Polymorphisms in the vitamin A receptor and innate immunity genes influence the antibody response to rubella vaccination

Inna G. Ovsyannikova, Lana H. Haralambieva, Nestam Dhimán, Megan M. O'Byrne, V. Shane Pankratz, Robert M. Jacobson, Gregory A. Poland

Research output: Contribution to journalArticle

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Abstract

Background. Genetic polymorphisms play an important role in rubella vaccine-induced immunity. Methods. We genotyped 714 healthy children after 2 age-appropriate doses of rubella-containing vaccine for 142 potential single-nucleotide polymorphisms (SNPs). Results. Specific polymorphisms in the vitamin A receptor, retinoic acid-inducible gene I (RIG-I), and tripartite motif 5 and 22 (TRIM5 and TRIM22) genes were significantly associated with rubella vaccine humoral immunity. The minor allele of the rs4416353 in the vitamin A receptor gene was associated with an allele dose-related decrease (P = .019) in rubella antibody response. The minor allele of rs6793694, in the vitamin A receptor gene, was associated with an allele dose-related antibody decrease (P = .039). The minor variant of nonsynonymous SNP rsl0813831 (Arg7Cys) in the RIG-I gene was associated with an allele dose-related decrease in rubella antibody level from 37.4 to 28.0 IU/mL (P = .035), whereas increased representation of the minor allele of the 5UTR SNP (rs3824949, P = .015) in the antiretroviral TRIM5 gene was associated with an allele dose-related increase in rubella antibody. It is of particular interest that the nonsynonymous SNP rs3740996 (His43Tyr) in the TRIM5 gene was associated with variations in rubella antibody response (P = .016) after having been previously found to play a significant functional role. Conclusions. These findings further expand our immunogenetic understanding of mechanisms of rubella vaccine-induced immunity.

Original languageEnglish (US)
Pages (from-to)207-213
Number of pages7
JournalJournal of Infectious Diseases
Volume201
Issue number2
DOIs
StatePublished - Jan 15 2010

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Rubella
Vitamin A
Innate Immunity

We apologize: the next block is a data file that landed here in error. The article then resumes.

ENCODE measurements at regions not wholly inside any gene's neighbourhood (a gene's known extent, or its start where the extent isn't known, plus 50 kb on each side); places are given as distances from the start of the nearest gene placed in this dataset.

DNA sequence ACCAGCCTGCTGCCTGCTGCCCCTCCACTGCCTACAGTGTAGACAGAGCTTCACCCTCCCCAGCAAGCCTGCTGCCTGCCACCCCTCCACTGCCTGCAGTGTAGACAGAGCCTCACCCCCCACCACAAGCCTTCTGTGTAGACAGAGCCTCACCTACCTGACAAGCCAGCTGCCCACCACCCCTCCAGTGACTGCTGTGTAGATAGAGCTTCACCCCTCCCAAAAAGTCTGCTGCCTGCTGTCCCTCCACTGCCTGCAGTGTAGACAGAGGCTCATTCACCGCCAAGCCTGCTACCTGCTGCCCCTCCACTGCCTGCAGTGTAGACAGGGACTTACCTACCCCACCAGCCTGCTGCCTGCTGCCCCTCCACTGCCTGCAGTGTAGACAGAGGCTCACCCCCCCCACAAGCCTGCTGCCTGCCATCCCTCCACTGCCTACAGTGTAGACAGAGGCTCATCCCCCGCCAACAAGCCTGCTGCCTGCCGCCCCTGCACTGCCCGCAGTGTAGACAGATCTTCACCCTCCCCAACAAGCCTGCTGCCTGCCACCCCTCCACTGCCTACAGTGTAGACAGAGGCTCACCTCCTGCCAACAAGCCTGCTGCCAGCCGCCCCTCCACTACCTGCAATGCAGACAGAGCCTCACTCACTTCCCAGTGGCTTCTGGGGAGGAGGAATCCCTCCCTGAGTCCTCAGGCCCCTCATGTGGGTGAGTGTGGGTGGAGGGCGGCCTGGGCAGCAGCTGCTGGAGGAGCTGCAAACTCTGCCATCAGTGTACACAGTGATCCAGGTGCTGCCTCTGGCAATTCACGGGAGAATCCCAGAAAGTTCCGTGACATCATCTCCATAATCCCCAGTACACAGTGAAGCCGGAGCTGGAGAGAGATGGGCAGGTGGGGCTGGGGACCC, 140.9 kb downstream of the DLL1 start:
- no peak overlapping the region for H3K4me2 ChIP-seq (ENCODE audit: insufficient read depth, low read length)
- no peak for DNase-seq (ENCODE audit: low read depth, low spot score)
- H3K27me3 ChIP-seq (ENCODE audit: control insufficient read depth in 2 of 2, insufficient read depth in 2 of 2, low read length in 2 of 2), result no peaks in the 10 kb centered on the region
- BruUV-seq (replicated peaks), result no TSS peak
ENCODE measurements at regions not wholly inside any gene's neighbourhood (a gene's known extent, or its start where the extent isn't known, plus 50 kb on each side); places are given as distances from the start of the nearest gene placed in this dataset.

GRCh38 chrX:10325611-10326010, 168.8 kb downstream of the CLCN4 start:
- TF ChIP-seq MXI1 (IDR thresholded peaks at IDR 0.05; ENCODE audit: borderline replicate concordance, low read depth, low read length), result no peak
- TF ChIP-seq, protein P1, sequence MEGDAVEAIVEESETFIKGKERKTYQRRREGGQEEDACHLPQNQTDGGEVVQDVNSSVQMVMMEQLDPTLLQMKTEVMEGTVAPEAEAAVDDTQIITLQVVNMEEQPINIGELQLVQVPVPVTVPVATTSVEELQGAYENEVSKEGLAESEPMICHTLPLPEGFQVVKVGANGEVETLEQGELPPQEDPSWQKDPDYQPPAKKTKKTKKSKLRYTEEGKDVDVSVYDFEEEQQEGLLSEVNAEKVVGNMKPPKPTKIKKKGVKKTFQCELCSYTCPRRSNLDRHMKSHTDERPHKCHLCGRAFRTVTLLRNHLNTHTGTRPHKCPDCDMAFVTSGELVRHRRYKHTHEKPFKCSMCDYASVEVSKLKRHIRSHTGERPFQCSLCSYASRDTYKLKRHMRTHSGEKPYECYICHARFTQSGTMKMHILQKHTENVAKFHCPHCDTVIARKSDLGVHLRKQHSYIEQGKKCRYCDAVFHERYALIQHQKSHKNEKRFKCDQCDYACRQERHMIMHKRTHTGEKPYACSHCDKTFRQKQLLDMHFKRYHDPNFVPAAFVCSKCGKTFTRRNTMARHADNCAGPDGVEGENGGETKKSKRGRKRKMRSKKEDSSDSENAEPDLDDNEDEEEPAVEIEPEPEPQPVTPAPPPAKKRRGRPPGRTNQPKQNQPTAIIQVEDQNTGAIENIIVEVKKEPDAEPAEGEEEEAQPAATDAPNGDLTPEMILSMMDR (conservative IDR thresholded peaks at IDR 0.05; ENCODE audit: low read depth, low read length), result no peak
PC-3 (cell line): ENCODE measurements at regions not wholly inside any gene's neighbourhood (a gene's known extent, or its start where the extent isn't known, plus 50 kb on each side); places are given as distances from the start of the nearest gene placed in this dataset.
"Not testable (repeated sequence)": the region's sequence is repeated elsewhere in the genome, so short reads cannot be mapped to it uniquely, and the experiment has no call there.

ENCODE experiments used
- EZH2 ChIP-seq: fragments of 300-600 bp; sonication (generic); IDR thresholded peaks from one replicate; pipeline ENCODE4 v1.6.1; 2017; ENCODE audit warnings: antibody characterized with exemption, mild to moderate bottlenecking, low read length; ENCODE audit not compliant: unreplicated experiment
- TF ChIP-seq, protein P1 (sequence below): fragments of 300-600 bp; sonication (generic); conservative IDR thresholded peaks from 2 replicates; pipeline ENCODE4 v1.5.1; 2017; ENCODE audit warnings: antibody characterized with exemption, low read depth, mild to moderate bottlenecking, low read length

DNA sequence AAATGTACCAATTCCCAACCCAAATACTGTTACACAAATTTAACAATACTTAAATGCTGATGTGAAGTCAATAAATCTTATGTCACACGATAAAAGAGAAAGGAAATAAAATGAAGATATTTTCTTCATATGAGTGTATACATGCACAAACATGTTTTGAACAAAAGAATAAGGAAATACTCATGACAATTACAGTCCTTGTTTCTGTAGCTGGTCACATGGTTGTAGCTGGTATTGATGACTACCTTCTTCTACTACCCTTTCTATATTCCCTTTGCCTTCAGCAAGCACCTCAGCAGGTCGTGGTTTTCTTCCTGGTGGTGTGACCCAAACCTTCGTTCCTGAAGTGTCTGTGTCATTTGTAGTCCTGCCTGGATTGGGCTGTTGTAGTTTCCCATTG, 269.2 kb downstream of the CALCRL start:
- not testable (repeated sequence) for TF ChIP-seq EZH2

Antibody Formation
Vaccination
Rubella Vaccine
Alleles
Genes
Single Nucleotide Polymorphism
Immunity
Immunogenetics
Retinoic Acid Receptors
Genetic Polymorphisms
Humoral Immunity
Tretinoin
rubella antibodies
Antibodies

ASJC Scopus subject areas

  • Medicine(all)
  • Immunology and Allergy
  • Infectious Diseases

Cite this

Ovsyannikova, I. G., Haralambieva, L. H., Dhimán, N., O'Byrne, M. M., Pankratz, V. S., Jacobson, R. M., & Poland, G. A. (2010). Polymorphisms in the vitamin A receptor and innate immunity genes influence the antibody response to rubella vaccination. Journal of Infectious Diseases, 201(2), 207-213. https://doi.org/10.1086/649588

Polymorphisms in the vitamin A receptor and innate immunity genes influence the antibody response to rubella vaccination. / Ovsyannikova, Inna G.; Haralambieva, Lana H.; Dhimán, Nestam; O'Byrne, Megan M.; Pankratz, V. Shane; Jacobson, Robert M.; Poland, Gregory A.

In: Journal of Infectious Diseases, Vol. 201, No. 2, 15.01.2010, p. 207-213.

Research output: Contribution to journalArticle

Ovsyannikova, IG, Haralambieva, LH, Dhimán, N, O'Byrne, MM, Pankratz, VS, Jacobson, RM & Poland, GA 2010, 'Polymorphisms in the vitamin A receptor and innate immunity genes influence the antibody response to rubella vaccination', Journal of Infectious Diseases, vol. 201, no. 2, pp. 207-213. https://doi.org/10.1086/649588
Ovsyannikova IG, Haralambieva LH, Dhimán N, O'Byrne MM, Pankratz VS, Jacobson RM et al. Polymorphisms in the vitamin A receptor and innate immunity genes influence the antibody response to rubella vaccination. Journal of Infectious Diseases. 2010 Jan 15;201(2):207-213. https://doi.org/10.1086/649588
Ovsyannikova, Inna G. ; Haralambieva, Lana H. ; Dhimán, Nestam ; O'Byrne, Megan M. ; Pankratz, V. Shane ; Jacobson, Robert M. ; Poland, Gregory A. / Polymorphisms in the vitamin A receptor and innate immunity genes influence the antibody response to rubella vaccination. In: Journal of Infectious Diseases. 2010 ; Vol. 201, No. 2. pp. 207-213.
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